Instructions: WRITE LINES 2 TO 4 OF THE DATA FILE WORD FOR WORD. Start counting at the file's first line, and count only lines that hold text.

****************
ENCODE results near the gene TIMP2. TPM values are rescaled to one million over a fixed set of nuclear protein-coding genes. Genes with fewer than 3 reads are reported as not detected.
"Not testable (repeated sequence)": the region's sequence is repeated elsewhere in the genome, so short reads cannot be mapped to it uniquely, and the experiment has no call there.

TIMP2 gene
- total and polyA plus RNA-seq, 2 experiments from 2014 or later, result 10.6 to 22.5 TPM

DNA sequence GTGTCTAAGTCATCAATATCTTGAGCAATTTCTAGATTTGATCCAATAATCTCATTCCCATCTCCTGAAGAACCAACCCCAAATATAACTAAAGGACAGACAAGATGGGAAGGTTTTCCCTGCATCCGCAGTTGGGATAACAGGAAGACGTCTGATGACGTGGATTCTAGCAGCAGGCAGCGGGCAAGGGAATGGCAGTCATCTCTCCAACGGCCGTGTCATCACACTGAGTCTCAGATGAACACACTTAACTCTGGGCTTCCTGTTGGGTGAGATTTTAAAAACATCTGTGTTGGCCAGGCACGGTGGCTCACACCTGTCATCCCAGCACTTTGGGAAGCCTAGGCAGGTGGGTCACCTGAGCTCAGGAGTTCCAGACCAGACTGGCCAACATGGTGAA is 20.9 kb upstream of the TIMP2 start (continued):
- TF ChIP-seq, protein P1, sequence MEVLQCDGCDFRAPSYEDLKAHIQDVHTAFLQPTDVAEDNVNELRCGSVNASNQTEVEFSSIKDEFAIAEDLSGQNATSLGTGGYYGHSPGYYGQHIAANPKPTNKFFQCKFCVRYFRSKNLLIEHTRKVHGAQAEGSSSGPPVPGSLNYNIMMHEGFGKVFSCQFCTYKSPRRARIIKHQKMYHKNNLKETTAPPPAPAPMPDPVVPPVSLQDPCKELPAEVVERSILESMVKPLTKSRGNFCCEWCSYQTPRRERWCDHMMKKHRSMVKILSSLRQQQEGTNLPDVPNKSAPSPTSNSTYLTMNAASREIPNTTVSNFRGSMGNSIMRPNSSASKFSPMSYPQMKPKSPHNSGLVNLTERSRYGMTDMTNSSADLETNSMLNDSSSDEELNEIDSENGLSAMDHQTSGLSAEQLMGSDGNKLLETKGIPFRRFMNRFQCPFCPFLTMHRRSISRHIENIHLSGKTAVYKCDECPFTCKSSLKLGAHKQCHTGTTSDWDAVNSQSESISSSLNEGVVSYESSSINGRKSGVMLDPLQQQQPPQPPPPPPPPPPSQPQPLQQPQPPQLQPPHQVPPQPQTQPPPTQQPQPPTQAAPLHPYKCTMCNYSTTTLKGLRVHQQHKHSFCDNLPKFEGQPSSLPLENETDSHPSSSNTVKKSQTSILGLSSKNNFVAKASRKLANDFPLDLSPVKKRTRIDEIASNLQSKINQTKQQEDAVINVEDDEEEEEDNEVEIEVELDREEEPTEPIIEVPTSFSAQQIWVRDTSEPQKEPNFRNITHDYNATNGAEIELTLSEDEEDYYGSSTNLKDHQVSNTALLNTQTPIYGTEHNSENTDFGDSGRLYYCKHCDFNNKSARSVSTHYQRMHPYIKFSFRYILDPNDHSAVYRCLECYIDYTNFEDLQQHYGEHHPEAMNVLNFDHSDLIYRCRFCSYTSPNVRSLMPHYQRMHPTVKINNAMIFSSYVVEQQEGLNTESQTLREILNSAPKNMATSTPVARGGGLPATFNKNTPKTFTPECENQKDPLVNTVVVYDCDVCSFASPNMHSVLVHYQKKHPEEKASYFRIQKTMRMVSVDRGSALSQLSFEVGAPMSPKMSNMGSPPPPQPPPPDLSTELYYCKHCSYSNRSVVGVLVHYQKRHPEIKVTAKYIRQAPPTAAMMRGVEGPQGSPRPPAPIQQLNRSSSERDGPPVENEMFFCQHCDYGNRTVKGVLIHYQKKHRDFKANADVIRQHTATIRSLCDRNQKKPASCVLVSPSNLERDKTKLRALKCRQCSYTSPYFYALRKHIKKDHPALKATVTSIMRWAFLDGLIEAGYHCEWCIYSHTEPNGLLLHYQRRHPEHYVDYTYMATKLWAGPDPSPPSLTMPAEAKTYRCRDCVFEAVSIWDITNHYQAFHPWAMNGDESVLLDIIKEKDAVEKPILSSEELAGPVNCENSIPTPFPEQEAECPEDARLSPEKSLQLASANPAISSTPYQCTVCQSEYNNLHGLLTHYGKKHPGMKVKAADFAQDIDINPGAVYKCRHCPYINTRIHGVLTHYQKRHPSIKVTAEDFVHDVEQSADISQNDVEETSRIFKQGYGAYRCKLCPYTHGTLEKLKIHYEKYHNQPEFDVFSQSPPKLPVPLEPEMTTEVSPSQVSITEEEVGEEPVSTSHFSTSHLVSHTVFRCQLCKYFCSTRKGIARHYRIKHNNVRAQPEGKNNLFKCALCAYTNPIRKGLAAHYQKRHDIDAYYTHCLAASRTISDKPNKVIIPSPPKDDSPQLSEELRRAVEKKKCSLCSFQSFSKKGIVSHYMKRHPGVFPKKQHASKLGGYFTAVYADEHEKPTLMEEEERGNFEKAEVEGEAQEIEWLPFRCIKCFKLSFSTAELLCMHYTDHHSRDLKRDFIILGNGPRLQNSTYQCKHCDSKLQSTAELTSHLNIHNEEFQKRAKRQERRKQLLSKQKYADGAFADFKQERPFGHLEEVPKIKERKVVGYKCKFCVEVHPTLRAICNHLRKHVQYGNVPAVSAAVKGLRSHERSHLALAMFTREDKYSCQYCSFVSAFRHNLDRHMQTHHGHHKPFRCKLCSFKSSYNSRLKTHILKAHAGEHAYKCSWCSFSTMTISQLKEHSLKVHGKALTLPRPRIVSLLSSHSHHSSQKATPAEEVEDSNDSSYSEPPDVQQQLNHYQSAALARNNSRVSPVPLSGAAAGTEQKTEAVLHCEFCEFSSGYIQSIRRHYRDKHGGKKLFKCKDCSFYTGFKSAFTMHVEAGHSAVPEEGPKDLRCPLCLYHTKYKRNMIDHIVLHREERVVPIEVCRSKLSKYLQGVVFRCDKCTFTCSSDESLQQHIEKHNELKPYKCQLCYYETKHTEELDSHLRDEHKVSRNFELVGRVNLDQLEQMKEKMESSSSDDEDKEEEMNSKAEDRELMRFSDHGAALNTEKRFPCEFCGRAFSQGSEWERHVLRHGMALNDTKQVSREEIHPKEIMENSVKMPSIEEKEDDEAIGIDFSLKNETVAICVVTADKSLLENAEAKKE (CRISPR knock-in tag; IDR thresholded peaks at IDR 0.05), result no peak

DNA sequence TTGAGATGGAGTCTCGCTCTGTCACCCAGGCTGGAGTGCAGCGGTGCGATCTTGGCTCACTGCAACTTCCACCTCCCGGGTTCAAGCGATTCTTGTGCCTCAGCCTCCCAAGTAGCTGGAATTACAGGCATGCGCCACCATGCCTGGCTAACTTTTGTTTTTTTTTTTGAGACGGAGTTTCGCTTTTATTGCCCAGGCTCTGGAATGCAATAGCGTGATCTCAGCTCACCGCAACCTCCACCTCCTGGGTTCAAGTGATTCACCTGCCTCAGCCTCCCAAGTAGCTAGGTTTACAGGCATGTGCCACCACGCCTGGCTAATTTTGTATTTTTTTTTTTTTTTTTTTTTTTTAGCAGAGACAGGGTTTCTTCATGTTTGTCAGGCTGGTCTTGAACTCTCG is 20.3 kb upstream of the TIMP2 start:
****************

"Not testable (repeated sequence)": the region's sequence is repeated elsewhere in the genome, so short reads cannot be mapped to it uniquely, and the experiment has no call there.

TIMP2 gene
- total and polyA plus RNA-seq, 2 experiments from 2014 or later, result 10.6 to 22.5 TPM